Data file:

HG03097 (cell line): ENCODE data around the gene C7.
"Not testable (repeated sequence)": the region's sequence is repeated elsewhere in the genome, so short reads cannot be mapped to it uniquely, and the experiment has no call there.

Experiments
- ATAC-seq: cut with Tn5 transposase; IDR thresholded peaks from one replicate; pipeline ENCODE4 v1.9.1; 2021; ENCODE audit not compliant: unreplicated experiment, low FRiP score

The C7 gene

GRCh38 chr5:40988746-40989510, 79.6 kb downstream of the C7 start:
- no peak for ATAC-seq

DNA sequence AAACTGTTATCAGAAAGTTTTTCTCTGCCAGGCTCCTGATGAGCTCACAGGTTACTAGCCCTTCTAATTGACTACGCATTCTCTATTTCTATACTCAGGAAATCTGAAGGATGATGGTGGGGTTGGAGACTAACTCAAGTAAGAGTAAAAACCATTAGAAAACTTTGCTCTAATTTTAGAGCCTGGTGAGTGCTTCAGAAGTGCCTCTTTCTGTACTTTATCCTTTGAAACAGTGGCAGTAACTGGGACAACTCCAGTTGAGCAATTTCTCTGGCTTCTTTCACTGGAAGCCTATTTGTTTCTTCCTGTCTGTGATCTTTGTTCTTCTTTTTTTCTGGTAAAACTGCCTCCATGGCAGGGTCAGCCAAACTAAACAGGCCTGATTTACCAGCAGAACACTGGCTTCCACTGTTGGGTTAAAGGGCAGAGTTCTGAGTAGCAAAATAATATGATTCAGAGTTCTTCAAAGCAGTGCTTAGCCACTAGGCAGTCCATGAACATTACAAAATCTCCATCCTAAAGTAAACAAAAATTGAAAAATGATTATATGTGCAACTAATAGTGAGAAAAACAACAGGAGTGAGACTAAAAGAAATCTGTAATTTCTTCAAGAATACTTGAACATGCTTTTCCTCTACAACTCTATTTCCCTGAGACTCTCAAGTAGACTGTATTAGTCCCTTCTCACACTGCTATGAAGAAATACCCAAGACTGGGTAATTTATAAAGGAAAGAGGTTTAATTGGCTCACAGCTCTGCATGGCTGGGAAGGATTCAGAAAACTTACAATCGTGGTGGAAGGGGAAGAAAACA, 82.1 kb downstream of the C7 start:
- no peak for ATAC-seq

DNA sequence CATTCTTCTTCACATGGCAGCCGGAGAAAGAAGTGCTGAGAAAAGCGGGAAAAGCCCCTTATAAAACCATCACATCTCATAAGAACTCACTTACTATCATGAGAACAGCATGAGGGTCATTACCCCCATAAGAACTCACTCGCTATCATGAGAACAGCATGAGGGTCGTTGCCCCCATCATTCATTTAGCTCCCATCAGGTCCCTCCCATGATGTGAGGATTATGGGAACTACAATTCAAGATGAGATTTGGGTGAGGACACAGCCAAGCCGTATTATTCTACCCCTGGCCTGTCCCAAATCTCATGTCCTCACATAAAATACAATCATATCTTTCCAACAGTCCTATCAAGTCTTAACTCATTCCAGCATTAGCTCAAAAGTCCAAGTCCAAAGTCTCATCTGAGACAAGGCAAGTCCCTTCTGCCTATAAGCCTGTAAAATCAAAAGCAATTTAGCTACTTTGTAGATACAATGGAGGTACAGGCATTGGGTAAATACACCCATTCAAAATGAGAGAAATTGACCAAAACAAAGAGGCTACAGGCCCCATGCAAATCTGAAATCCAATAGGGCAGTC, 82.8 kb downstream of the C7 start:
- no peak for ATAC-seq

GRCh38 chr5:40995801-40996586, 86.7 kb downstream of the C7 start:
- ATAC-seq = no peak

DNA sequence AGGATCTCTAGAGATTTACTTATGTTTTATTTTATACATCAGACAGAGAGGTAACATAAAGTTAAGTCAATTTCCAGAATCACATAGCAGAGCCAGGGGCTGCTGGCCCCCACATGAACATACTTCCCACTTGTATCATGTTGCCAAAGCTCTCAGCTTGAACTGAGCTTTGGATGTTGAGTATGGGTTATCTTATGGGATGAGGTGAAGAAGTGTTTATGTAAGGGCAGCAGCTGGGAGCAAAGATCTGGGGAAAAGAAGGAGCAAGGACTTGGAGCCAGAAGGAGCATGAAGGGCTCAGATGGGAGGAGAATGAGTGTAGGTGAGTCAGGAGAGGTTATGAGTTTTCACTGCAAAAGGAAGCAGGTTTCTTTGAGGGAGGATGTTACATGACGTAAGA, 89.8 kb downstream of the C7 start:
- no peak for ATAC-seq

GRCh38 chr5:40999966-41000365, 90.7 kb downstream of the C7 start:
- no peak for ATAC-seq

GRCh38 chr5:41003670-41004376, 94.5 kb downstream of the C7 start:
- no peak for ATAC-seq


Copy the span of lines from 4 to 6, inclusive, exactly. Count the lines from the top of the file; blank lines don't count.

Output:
- ATAC-seq: cut with Tn5 transposase; IDR thresholded peaks from one replicate; pipeline ENCODE4 v1.9.1; 2021; ENCODE audit not compliant: unreplicated experiment, low FRiP score

The C7 gene

GRCh38 chr5:40988746-40989510, 79.6 kb downstream of the C7 start: